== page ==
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Author Topic: Longevity secrets from around the world  (Read 1891 times)

ilinda

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Re: Longevity secrets from around the world
« Reply #15 on: June 13, 2018, 08:30:59 AM »
Although none of the participants of the "Longevity Survey" mentioned this book, I think it is one of the most important books regarding hidden food and drink toxins that exists:  Excitotoxins:  The Taste That Kills by Russell Blaylock, M.D.  The information imparted by the book has only become relevant since the exponential increase in availability of processed foods.

The doctor discusses many of the hidden ingredients, or rarely discussed ingredients in just about all processed foods, and how those ingredients might be destroying our health.  It is amazing how all of the health and nutrition proponents urge readers, consumers, eaters, etc., to "get their proper share of vitamins and minerals", but they rarely zoom in on those ever-present,  multi-syllable ingredients, many of whom destroy brain cells!

The people of today who expect to live long lives would be wise to more carefully scrutinize food labels.  Just think most of those centenarians didn't have to worry about food labels, as the food and drink they ate was relatively pure and natural.  Organic before the "organic movement".

R.R. Book

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Re: Longevity secrets from around the world
« Reply #16 on: June 13, 2018, 12:47:36 PM »
Thanks Ilinda!  That book and numerous articles mention that the amino acids which are often-supplemented building blocks of protein include a few stimulants / excitotoxins.

Among the stimulants / excitotoxins are:

Aspartic Acid
Glutamic Acid
Cysteine (it is an excitatory component of glutathione, a neuroprotector, but best obtained from the diet rather than supplemented)
Histidine
Domoic Acid from shellfish
Serine unbound to a phosphatide

Also some controversy over:
Glutamine
Asparagine

Some aminos which protect the nervous system:

Taurine
Tryptophan
Serine in phosphatide form
Glycine (i.e. lecithin, TMG)
Arginine
Creatine, a combination of the above two with methionine
Phenylalanine
Theanine from green tea





ilinda

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Re: Longevity secrets from around the world
« Reply #17 on: June 14, 2018, 05:27:56 PM »
Thanks, RR, for posting that neat little chart of the amino acids.

Interestingly, when Dr. Blaylock wrote about MSG, revealing the truth about it, the food additive industry reformulated MSG, or monosodium glutamate.  They used other forms of glutamate, which are not identical to either MSG or the amino acid gluamine, as the addicting chemical in processed foods, and often placed on the food label, "contains no MSG" or "MSG free".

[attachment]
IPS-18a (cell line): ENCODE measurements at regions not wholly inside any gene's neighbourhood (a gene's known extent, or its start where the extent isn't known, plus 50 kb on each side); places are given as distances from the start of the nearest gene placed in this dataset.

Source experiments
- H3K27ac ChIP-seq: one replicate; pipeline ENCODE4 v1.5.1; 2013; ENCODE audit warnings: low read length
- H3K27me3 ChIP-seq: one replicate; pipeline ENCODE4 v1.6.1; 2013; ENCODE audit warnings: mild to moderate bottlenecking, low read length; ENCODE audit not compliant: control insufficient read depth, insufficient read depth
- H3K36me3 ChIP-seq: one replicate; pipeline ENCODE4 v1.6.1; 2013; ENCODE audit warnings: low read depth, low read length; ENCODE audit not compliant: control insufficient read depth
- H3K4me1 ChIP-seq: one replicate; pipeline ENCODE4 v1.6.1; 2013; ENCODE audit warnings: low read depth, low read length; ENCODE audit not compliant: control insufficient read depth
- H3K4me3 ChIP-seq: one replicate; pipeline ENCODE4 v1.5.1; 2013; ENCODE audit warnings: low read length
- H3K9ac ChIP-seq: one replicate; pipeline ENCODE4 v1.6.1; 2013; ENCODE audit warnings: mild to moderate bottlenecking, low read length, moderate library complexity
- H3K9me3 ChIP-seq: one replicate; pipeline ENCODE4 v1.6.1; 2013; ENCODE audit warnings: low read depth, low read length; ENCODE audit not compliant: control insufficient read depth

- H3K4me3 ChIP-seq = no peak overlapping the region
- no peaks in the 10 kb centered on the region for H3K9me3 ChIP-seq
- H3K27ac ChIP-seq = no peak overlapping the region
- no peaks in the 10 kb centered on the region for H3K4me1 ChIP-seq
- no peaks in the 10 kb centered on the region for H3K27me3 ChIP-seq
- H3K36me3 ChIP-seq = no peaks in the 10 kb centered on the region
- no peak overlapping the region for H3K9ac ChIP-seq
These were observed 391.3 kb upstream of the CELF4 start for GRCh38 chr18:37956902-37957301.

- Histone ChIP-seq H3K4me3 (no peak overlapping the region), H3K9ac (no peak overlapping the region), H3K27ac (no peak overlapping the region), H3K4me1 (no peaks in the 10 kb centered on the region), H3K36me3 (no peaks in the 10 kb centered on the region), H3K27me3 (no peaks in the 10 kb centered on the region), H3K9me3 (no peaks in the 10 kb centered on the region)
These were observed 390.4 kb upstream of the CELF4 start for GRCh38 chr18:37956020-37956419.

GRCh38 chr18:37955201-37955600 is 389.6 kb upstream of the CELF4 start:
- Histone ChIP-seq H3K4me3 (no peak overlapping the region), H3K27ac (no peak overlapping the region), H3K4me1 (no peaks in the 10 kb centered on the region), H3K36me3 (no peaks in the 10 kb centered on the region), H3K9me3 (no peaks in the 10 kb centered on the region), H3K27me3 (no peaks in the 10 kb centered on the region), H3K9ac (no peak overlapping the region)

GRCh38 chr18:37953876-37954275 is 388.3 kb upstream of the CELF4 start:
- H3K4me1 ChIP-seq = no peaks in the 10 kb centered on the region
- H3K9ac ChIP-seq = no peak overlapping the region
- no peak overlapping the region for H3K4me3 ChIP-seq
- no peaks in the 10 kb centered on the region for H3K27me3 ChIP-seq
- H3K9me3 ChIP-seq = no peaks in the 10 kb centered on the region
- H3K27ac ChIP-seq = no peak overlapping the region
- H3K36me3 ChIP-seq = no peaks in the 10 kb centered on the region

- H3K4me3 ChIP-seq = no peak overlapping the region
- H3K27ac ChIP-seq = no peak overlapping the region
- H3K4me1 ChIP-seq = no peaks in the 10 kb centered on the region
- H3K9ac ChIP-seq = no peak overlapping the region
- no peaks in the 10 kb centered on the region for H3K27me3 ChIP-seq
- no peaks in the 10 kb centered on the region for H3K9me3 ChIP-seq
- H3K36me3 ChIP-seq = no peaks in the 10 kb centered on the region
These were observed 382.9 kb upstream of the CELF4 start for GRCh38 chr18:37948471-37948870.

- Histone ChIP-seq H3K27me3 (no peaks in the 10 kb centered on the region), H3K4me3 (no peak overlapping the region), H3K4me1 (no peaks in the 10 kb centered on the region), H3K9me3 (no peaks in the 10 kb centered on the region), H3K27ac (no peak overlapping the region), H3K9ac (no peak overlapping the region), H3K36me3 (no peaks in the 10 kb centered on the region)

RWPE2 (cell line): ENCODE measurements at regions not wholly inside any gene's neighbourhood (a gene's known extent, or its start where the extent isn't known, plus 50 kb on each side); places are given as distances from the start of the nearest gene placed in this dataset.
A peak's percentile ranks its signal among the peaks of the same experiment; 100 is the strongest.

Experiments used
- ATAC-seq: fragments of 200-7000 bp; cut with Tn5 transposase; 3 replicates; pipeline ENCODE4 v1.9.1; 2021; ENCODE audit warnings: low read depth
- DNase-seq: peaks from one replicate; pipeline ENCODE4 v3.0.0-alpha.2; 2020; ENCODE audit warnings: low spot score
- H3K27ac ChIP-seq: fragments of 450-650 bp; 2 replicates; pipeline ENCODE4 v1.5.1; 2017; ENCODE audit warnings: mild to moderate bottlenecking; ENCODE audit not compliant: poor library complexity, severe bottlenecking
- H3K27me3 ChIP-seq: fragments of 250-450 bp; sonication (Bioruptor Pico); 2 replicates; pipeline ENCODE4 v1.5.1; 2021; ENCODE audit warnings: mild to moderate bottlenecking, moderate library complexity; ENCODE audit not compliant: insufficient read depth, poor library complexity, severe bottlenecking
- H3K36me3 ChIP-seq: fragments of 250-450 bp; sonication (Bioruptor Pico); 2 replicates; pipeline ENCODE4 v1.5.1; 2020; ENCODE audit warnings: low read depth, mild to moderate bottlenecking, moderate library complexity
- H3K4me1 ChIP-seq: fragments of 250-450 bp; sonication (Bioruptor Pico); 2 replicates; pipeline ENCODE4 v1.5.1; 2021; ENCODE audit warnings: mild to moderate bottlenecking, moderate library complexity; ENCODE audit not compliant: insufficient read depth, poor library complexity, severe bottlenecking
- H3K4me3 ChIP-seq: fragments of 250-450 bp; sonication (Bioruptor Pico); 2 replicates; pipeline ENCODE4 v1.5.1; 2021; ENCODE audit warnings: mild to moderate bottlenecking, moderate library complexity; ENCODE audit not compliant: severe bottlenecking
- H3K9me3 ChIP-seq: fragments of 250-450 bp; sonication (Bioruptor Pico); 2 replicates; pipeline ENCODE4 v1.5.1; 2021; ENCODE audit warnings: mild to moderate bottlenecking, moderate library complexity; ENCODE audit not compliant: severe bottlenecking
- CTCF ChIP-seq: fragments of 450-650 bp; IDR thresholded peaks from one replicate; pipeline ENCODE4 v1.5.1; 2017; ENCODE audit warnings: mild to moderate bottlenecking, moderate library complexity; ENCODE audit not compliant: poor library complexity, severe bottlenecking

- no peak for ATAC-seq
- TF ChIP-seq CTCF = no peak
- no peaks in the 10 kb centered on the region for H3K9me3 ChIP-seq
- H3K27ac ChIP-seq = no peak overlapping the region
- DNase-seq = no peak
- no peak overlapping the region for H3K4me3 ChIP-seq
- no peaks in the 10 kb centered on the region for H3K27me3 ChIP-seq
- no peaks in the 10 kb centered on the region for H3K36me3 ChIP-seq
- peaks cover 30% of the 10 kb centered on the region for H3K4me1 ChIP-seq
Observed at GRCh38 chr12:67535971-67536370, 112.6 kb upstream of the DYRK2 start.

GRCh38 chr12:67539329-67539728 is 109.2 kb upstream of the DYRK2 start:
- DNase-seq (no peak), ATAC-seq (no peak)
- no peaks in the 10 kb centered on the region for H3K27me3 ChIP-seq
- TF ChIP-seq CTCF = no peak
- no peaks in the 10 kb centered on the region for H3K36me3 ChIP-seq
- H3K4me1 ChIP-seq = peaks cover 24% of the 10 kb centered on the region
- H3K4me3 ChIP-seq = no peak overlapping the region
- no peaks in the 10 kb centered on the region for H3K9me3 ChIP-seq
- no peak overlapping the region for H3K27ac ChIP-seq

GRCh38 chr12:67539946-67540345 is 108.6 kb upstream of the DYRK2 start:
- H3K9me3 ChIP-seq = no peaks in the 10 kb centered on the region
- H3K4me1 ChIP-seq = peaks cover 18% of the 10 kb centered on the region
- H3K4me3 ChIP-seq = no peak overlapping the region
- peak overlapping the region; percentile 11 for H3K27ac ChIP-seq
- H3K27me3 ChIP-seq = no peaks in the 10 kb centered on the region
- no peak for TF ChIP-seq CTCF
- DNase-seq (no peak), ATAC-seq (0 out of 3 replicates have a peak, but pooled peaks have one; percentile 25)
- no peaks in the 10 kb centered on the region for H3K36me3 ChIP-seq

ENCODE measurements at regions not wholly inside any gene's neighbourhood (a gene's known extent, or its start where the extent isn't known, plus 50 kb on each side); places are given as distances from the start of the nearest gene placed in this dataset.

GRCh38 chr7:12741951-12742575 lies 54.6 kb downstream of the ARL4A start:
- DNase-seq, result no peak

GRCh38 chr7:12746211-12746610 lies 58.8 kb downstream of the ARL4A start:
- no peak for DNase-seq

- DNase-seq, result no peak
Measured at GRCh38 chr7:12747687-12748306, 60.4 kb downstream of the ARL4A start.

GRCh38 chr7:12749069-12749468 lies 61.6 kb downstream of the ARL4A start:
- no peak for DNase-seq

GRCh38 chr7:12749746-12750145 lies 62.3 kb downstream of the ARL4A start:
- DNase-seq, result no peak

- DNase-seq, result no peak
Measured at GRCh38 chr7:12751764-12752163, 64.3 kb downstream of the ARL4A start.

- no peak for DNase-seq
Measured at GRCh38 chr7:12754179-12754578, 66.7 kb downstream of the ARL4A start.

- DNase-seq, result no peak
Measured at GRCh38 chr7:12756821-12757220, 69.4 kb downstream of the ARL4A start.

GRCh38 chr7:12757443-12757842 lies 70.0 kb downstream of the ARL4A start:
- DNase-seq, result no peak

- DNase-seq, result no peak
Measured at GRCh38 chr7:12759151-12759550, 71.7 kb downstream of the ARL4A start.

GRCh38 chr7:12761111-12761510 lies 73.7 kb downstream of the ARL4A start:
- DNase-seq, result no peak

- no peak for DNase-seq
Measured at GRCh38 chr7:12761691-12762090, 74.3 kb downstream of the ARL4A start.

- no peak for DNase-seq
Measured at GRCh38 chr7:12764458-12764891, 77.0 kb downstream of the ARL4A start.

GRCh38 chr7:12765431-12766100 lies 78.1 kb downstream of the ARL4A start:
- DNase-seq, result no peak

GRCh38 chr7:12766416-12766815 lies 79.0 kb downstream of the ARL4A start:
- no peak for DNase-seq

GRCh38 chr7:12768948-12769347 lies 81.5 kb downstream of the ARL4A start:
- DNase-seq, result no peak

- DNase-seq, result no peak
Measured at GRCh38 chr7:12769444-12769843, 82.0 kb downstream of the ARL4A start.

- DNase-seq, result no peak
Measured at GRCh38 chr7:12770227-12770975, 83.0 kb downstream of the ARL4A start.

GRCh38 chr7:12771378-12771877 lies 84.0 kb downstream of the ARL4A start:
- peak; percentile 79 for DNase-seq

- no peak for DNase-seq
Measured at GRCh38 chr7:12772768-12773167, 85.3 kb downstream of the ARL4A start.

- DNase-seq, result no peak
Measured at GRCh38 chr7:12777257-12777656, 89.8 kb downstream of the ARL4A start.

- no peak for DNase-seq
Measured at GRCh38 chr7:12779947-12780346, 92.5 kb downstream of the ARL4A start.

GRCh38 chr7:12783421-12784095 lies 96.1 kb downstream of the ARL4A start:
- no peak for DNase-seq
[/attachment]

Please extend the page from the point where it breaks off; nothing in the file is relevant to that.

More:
Dr. Blaylock states that the other, non-sodium, forms of glutamate, are just as deadly.  "They" will always be one step ahead of the truth tellers, as they are determined to have those addicting additives on our food and drink.

R.R. Book

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Re: Longevity secrets from around the world
« Reply #18 on: June 14, 2018, 07:04:44 PM »
So many different names for MSG:


    Glutamic Acid (E 620)2
    Glutamate (E 620)
    Monosodium Glutamate (E 621)
    Monopotassium Glutamate (E 622)
    Calcium Glutamate (E 623)
    Monoammonium Glutamate (E 624)
    Magnesium Glutamate (E 625)
    Natrium Glutamate
    Yeast Extract
    Anything hydrolyzed
    Any hydrolyzed protein
    Calcium Caseinate
    Sodium Caseinate
    Yeast Food
    Yeast Nutrient
    Autolyzed Yeast
    Gelatin
    Textured Protein
    Soy Protein Isolate
    Whey Protein Isolate
    Anything :protein
    Vetsin
    Ajinomoto

http://www.hungryforchange.tv/article/sneaky-names-for-msg-check-your-labels

R.R. Book

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Re: Longevity secrets from around the world
« Reply #19 on: September 12, 2018, 06:55:47 AM »
https://www.youtube.com/watch?v=XSdeDVOs6N0

Just announced: a new form of NAD+ (oxidized NADH) is being developed that is expected to significantly extend the human lifespan via cell regeneration. 

NADH (nicotinamide adenine dinucleotide + hydrogen) is a metabolically active form of vitamin B3 that can be naturally synthesized in the human body via either niacin or from one of two amino acids (tryptophan or aspartic acid).  It also interacts with the genome.  The body's ability to perform natural synthesis of many nutrients is dependent upon age, lack of exposure to toxins, and nutritional status (especially with regard to micronutrients).  http://www.ncbi.nlm.nih.gov/pubmed/20191258

Numerous people suffering from Parkinson's Disease have experimented with NADH for its ability to inhibit tremors, restore a natural walking gait, and replenish energy, as well as to halt progression of the disease.  The supplement is only available over-the-counter from health food stores or on-line at the present time.

Other substances closely related, and part of the redox cycle of NADH, are PQQ and CoQ10.

Posting a review of the professional studies on NADH in the treatment of Parkinson's Disease, which may need updating as I wrote it a few years ago:
Quote
People with Parkinson’s disease have dwindling supplies of the neurotransmitter dopamine. There is early evidence that NADH supplements may raise levels of dopamine, which is crucial to slowing the physical symptoms of Parkinson's disease and relieving the depression that often accompanies them.